Lawmakers press for $237 million to fully fund cybersecurity program

Lawmakers press for $237 million to fully fund cybersecurity program
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Three lawmakers are pressing House appropriators to fully fund a key cybersecurity program at the Department of Homeland Security in funding legislation for the next fiscal year. 

The program, called the Continuous Diagnostics and Mitigation (CDM) program, is part of the department’s broader effort to keep federal networks secure from cyberattacks.

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Reps. John RatcliffeJohn Lee RatcliffeTrump's Intel moves spark Democratic fury Sunday shows preview: 2020 candidates look to South Carolina Trump says he is considering four candidates for intelligence chief MORE (R-Texas), Will HurdWilliam Ballard HurdGun control group plans to spend million in Texas in 2020 Trump to attend California fundraiser with Oracle chairman The Hill's Morning Report - Nearing witness vote, GOP rushes to acquit Trump MORE (R-Texas) and Jim LangevinJames (Jim) R. LangevinHillicon Valley: EU pushes back against US on Huawei | Interior Department grounds drones over cybersecurity concerns | Warren releases plan to fight election disinformation | House ethics panel warns against posting deepfakes House committee advances bill that would give DHS cyber agency subpoena power Lawmakers push back at Pentagon's possible Africa drawdown MORE (D-R.I.) wrote to the leaders of the House Appropriations Committee on Thursday asking that $237 million be allotted for the CDM program in the fiscal year 2019 appropriations legislation.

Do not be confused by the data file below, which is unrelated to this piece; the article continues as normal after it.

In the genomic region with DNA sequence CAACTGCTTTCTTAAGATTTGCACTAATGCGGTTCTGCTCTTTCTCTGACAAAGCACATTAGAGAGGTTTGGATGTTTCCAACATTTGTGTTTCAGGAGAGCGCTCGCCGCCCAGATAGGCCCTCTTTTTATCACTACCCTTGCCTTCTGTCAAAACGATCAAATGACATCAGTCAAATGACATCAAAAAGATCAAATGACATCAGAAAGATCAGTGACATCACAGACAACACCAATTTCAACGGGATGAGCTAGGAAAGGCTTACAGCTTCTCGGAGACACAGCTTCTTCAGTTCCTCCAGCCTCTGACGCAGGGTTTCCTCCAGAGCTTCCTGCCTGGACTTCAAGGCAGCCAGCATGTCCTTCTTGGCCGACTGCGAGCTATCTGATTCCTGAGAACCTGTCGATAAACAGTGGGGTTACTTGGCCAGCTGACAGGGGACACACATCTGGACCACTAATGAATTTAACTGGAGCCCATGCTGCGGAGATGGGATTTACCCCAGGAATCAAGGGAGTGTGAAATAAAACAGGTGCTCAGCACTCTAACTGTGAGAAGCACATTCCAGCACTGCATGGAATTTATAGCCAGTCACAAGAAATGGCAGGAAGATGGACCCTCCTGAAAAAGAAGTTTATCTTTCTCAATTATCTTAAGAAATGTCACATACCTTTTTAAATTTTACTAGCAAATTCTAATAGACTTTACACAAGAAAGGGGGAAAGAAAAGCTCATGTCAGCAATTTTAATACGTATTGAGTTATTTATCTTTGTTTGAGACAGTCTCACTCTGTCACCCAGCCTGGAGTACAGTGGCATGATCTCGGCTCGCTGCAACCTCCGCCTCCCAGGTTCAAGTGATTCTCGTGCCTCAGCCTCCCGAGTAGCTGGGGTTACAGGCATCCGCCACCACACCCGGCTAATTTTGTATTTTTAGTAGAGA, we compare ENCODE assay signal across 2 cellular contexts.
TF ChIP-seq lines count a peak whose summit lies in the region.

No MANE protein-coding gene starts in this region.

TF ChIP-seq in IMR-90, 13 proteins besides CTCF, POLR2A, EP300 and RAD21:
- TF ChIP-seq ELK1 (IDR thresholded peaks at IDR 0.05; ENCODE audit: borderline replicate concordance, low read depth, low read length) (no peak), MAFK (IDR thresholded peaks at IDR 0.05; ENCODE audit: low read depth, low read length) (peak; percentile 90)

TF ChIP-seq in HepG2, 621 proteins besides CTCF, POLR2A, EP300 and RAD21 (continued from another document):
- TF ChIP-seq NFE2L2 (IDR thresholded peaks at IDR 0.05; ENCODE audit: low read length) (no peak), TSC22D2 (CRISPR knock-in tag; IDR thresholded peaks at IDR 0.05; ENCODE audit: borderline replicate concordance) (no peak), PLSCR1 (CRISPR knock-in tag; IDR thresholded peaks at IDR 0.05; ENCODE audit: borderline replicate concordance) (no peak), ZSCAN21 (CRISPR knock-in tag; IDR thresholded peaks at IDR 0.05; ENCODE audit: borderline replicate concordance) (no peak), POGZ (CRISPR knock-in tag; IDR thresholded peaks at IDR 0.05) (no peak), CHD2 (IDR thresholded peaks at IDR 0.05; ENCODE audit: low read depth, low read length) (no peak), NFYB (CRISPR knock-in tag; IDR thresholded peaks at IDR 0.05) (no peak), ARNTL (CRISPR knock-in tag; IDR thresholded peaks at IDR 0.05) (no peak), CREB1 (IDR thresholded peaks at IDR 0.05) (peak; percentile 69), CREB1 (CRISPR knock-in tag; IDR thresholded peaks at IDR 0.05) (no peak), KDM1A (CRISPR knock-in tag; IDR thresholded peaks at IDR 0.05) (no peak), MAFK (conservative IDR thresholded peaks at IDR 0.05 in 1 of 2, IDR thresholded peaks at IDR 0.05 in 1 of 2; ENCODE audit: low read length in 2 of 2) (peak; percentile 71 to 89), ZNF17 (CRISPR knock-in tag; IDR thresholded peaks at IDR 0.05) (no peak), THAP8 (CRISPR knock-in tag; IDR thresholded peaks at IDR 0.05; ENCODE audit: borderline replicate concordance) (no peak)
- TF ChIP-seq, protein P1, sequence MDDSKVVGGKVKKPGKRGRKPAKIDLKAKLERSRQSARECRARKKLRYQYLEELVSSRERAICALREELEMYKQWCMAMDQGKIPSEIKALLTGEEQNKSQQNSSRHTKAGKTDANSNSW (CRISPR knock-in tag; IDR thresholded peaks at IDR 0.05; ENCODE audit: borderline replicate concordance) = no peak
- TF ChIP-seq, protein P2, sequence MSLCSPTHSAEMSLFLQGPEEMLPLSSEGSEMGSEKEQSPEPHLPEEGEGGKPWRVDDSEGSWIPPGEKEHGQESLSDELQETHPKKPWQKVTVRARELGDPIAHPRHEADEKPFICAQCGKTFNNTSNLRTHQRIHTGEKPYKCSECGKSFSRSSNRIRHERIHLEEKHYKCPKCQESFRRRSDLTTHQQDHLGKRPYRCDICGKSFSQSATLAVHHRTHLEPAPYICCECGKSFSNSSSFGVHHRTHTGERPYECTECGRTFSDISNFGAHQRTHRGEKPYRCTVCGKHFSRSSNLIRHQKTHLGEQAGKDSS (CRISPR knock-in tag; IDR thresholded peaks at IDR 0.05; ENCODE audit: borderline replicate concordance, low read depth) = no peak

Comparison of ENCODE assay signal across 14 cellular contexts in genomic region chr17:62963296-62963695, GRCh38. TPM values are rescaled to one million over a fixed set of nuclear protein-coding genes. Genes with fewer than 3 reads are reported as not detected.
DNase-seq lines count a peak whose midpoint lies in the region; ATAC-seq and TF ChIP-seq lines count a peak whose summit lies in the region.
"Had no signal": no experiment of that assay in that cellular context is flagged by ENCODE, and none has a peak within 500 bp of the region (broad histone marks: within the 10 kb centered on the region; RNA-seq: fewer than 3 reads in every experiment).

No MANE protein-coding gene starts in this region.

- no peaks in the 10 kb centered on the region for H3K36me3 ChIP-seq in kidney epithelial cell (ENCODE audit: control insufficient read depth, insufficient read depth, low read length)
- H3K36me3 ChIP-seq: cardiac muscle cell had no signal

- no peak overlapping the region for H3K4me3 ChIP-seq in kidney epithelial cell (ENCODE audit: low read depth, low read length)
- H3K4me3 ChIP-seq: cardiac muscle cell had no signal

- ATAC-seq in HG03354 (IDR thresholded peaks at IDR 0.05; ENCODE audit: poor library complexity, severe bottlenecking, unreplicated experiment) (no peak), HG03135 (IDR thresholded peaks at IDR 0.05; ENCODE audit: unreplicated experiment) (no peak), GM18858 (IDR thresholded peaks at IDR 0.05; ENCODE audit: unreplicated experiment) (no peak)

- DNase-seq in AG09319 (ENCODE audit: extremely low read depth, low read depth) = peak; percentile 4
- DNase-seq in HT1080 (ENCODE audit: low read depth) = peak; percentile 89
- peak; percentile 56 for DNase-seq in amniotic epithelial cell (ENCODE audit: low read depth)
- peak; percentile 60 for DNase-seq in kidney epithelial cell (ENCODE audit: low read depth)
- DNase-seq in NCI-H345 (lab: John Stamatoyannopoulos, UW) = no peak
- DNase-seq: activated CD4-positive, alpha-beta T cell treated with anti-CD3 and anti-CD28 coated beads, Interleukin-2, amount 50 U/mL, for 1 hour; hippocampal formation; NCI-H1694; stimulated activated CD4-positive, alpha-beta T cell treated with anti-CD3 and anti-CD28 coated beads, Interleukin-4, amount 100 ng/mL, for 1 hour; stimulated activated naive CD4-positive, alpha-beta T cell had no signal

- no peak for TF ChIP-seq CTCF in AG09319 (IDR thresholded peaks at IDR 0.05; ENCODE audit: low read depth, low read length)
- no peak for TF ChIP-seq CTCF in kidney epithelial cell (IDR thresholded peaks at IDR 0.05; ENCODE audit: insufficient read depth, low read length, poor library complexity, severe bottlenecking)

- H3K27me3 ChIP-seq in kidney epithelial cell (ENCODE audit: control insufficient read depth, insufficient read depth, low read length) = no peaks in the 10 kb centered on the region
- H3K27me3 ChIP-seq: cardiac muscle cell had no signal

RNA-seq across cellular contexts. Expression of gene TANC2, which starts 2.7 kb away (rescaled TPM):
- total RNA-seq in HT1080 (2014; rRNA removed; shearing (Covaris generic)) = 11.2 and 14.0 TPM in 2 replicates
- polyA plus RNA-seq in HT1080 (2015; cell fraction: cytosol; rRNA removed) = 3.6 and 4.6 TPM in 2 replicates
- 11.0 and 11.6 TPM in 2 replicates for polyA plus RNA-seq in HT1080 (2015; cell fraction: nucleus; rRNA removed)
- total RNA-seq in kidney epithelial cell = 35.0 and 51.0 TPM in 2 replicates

The request is on par with the $237.6 million proposed by the Trump administration in its 2019 budget blueprint for Homeland Security.

“The CDM program is of paramount importance because of its ability to provide the federal enterprise with the ability to monitor and assess the vulnerabilities and threats to its networks and systems in an ever-changing cyber threat landscape,” the lawmakers, who are on the House Homeland Security Committee, wrote.

The Homeland Security Department launched the CDM program back in 2012 in order to better guard federal .gov networks against cyber threats. The department broke down the program into four different phases, the first of which focused on managing what software is on federal networks and identifying vulnerabilities. 

In February, the federal government awarded a $621 million, six-year contract to Booz Allen Hamilton to begin implementing the next three phases of the CDM program.